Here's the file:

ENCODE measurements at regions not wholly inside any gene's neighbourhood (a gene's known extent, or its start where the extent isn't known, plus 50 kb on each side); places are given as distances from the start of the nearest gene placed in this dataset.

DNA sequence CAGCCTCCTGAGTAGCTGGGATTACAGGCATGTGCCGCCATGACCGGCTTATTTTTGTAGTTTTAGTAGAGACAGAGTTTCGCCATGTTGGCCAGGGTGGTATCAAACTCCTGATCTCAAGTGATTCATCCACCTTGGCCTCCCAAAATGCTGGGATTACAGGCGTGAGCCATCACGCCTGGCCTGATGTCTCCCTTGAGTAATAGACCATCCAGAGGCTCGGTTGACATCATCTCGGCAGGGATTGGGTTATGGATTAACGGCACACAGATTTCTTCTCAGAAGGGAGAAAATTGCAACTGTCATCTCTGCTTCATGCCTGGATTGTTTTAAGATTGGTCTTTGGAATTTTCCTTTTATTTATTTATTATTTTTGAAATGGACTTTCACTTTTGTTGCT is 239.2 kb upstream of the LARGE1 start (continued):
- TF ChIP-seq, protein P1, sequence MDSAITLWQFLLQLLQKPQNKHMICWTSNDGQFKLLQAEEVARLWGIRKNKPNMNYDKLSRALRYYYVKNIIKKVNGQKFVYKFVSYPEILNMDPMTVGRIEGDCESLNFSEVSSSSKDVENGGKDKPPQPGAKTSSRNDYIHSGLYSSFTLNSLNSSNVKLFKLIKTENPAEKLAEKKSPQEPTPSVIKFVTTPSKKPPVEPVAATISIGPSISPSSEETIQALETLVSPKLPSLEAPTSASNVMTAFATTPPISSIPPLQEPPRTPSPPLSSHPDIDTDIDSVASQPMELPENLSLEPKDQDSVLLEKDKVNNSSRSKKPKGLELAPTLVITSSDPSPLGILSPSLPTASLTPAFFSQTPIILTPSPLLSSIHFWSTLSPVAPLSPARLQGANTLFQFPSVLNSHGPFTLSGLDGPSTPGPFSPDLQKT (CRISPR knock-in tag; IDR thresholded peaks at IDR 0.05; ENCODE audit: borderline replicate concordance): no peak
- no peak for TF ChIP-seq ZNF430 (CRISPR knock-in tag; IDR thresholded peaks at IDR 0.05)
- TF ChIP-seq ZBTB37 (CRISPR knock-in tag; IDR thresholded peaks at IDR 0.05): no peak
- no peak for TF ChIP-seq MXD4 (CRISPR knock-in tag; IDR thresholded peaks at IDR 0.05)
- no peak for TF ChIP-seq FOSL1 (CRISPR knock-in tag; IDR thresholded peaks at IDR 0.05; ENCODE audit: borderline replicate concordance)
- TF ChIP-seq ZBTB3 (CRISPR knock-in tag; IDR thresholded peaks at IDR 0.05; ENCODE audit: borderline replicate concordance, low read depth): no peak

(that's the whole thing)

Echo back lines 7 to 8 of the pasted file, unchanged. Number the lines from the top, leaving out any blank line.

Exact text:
- no peak for TF ChIP-seq FOSL1 (CRISPR knock-in tag; IDR thresholded peaks at IDR 0.05; ENCODE audit: borderline replicate concordance)
- TF ChIP-seq ZBTB3 (CRISPR knock-in tag; IDR thresholded peaks at IDR 0.05; ENCODE audit: borderline replicate concordance, low read depth): no peak